Knowledge is power

Science policy has always appeared to me as something done solely at the federal level. While I knew this assumption wasn’t entirely correct, I always found myself imagining people in DC tackling topics concerning the public good and ethics of science. My Haystack Rock Awareness Program internship has allowed me to see the different levels and sides that play into science policy. I’ve had the pleasure of meeting with an Oregon Fish and Wildlife employee and was able to pick their brain about the different career options within government jobs and their role in the policy. Based on my interactions with the general public and those working under organizations, I have come to notice that for the most part, the people that are most involved and interested in nature and its well being, tend to be the ones that have some sort of understanding of science policy and how it affects what they love. 


HRAP provided me with a deeper understanding of how local organizations can help uphold the policies put in place to protect nature. The staff works graciously with the tourists and locals that come to the beach and do their best to educate them on not only the ecology at the rock but also on why and how this marine garden became a marine protected area. In my opinion, this form of enforcement has been incredibly beneficial for the beach and for the onlookers. I’ve also come to realize how hard it can be to enforce laws targeted towards marine conservation and preservation because of the general lack of understanding behind why conservation and preservation are so important. I’ve come across people who think that the rock’s protection isn’t important and that they should be allowed to climb it. On the other hand,  I’ve also come across people that have a deep understanding of how the ecology of the rock has changed over the years and have come to care for its preservation and appreciate the work done by HRAP.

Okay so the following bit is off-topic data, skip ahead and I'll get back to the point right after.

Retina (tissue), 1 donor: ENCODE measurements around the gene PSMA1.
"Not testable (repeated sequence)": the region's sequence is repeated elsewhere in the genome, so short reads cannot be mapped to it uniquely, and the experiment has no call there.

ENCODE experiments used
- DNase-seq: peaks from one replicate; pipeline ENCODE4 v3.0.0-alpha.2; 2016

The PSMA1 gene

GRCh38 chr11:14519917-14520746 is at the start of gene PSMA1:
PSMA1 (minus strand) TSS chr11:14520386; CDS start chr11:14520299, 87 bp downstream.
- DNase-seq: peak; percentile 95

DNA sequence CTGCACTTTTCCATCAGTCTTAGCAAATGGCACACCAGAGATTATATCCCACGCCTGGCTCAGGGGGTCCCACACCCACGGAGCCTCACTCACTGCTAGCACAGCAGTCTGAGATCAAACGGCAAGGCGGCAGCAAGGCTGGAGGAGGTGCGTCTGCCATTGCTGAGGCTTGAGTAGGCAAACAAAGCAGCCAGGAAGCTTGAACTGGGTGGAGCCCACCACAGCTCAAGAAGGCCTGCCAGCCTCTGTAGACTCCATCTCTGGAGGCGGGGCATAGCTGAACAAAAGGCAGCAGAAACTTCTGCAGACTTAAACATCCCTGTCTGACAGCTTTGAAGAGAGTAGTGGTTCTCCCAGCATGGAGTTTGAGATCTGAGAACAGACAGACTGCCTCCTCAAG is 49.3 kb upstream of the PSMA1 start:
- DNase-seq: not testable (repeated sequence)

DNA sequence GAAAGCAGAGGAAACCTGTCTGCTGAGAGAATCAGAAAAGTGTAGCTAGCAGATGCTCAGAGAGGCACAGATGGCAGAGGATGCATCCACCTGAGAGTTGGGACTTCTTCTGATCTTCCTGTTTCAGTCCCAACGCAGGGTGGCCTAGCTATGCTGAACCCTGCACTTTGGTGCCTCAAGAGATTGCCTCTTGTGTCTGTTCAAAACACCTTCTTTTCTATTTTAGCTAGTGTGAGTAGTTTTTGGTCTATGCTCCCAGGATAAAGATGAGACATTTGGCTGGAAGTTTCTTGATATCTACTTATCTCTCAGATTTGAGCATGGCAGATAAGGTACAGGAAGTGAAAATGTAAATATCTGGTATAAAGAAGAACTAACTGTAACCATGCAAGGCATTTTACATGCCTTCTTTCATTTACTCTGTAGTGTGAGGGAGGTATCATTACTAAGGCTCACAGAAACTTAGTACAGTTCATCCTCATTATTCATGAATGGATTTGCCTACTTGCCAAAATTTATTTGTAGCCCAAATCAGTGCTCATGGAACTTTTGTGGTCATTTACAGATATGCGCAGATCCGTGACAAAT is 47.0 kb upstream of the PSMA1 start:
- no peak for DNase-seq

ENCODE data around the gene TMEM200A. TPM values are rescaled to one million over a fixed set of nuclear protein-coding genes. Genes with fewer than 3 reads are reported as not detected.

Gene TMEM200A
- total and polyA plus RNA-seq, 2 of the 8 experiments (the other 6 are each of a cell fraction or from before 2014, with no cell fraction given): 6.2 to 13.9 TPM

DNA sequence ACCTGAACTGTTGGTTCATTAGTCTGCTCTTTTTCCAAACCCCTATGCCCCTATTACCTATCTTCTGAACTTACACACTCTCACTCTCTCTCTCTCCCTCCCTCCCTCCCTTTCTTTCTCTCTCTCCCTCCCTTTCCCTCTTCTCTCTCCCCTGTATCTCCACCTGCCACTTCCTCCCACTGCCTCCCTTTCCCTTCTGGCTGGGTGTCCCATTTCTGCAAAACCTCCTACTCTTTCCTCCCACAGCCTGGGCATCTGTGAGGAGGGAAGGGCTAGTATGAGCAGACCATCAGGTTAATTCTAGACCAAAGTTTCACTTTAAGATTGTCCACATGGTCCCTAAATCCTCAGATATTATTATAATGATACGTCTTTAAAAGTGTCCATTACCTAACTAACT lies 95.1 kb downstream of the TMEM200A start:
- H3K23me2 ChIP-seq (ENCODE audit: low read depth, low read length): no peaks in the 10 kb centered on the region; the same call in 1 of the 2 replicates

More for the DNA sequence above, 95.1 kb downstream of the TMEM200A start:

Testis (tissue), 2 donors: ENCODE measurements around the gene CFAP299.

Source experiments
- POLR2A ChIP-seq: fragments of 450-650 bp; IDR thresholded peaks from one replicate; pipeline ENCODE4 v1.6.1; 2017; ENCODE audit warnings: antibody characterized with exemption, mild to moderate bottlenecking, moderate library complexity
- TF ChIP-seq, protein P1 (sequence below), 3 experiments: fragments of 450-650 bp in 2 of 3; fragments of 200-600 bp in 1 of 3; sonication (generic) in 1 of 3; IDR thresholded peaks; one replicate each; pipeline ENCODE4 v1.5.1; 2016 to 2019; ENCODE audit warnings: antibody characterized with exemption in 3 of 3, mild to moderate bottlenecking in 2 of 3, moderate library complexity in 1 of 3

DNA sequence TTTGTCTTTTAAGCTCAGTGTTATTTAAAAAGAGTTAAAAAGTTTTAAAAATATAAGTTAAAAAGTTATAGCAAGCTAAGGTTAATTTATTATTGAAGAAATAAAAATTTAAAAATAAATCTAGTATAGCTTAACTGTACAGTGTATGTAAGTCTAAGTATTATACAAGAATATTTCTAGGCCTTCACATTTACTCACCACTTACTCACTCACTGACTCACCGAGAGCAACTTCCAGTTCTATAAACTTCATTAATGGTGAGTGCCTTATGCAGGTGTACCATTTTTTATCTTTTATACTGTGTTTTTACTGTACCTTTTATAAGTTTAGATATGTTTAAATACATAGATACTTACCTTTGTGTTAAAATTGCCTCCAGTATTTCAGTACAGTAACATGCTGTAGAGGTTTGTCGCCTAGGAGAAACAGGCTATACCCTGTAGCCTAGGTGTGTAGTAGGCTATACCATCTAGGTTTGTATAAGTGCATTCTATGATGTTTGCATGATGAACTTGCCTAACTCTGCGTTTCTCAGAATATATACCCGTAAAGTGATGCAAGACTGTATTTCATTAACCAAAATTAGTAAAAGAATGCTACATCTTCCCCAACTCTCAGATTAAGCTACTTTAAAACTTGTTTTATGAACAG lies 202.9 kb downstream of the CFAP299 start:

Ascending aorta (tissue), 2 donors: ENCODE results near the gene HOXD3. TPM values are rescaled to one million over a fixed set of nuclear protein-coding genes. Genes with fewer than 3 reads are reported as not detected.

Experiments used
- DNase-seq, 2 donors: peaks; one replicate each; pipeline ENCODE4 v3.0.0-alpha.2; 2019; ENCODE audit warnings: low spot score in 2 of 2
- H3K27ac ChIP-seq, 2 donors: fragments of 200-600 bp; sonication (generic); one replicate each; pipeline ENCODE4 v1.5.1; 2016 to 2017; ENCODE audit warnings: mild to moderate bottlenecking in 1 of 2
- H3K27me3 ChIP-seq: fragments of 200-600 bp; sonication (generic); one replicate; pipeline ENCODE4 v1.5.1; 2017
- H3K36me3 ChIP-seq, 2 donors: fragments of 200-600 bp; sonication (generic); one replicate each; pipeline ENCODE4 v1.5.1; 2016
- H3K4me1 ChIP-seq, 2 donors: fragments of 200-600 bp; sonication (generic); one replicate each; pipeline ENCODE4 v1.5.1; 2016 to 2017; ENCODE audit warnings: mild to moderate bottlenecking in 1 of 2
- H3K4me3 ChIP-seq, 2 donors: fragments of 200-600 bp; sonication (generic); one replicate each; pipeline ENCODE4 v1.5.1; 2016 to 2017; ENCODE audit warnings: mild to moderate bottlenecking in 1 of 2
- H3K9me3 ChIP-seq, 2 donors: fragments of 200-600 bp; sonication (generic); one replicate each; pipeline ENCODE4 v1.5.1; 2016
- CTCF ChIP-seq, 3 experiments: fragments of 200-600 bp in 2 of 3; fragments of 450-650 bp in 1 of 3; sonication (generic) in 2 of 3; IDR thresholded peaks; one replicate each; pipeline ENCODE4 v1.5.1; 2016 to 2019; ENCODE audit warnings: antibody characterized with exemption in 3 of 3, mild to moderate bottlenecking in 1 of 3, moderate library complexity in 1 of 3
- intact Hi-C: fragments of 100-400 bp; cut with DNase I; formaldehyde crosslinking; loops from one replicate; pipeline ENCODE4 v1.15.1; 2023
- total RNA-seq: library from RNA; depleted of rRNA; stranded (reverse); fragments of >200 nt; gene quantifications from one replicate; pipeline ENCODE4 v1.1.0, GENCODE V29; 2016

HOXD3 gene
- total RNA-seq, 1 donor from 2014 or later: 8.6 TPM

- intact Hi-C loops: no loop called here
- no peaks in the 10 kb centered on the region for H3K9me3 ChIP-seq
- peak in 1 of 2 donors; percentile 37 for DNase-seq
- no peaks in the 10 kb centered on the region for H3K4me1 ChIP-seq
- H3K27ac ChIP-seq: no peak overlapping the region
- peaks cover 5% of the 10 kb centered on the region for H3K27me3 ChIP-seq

As I dive deeper into my project, the more I learn about the importance of science communication and how it can help with the communication gaps between scientists, the general public, and policymakers among many others. The general public involvement in the scientific research happening in their communities or around what affects their communities is something that I believe they are entitled to, and in this regard should be more accessible for individuals that have not been scientifically trained. For me, facilitating the dialogue and providing the public with accessible language to science is something that I see myself doing whether I’m doing the research myself or I find myself in a science communication role.

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